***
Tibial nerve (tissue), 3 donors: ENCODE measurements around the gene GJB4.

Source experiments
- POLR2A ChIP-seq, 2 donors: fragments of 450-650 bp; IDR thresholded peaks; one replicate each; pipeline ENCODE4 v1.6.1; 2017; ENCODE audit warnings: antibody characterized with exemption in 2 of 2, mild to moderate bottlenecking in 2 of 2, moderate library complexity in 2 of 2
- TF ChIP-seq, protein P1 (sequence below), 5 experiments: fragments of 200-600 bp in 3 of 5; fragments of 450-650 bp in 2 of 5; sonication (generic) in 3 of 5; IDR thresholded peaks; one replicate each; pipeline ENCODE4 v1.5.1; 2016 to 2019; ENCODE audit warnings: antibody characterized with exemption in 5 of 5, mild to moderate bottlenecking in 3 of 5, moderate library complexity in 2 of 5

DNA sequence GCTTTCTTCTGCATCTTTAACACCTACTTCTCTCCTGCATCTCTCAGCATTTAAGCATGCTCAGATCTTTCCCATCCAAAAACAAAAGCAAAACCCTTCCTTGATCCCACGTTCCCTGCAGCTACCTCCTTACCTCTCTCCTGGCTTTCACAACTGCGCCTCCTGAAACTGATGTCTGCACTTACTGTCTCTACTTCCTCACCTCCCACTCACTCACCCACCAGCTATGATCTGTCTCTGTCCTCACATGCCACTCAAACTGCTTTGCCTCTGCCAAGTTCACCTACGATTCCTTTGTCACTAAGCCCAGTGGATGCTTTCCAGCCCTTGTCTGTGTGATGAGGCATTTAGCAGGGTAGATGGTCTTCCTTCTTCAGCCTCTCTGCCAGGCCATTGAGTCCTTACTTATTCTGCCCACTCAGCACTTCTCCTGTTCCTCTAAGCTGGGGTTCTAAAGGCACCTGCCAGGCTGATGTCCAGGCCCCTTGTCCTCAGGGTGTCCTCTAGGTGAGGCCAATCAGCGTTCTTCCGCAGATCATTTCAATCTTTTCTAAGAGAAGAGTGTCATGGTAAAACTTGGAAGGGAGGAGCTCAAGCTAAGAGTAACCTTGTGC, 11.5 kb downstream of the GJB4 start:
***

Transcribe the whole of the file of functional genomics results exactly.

Tibial nerve (tissue), 3 donors: ENCODE measurements around the gene GJB4.

Source experiments
- POLR2A ChIP-seq, 2 donors: fragments of 450-650 bp; IDR thresholded peaks; one replicate each; pipeline ENCODE4 v1.6.1; 2017; ENCODE audit warnings: antibody characterized with exemption in 2 of 2, mild to moderate bottlenecking in 2 of 2, moderate library complexity in 2 of 2
- TF ChIP-seq, protein P1 (sequence below), 5 experiments: fragments of 200-600 bp in 3 of 5; fragments of 450-650 bp in 2 of 5; sonication (generic) in 3 of 5; IDR thresholded peaks; one replicate each; pipeline ENCODE4 v1.5.1; 2016 to 2019; ENCODE audit warnings: antibody characterized with exemption in 5 of 5, mild to moderate bottlenecking in 3 of 5, moderate library complexity in 2 of 5

DNA sequence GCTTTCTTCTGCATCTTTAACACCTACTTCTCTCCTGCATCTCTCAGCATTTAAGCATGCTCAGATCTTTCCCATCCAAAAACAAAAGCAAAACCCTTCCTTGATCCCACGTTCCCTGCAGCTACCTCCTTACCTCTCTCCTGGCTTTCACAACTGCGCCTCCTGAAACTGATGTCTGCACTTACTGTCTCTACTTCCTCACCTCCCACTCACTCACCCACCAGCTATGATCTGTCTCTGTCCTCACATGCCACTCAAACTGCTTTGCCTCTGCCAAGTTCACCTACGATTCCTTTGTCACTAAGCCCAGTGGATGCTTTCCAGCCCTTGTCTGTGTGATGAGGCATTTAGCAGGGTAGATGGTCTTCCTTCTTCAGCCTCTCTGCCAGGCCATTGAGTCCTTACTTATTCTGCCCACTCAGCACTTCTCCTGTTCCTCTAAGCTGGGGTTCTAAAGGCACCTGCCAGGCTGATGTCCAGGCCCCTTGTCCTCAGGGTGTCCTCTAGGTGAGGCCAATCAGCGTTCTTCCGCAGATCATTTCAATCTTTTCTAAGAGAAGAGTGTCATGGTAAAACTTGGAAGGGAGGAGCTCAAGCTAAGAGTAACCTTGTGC, 11.5 kb downstream of the GJB4 start: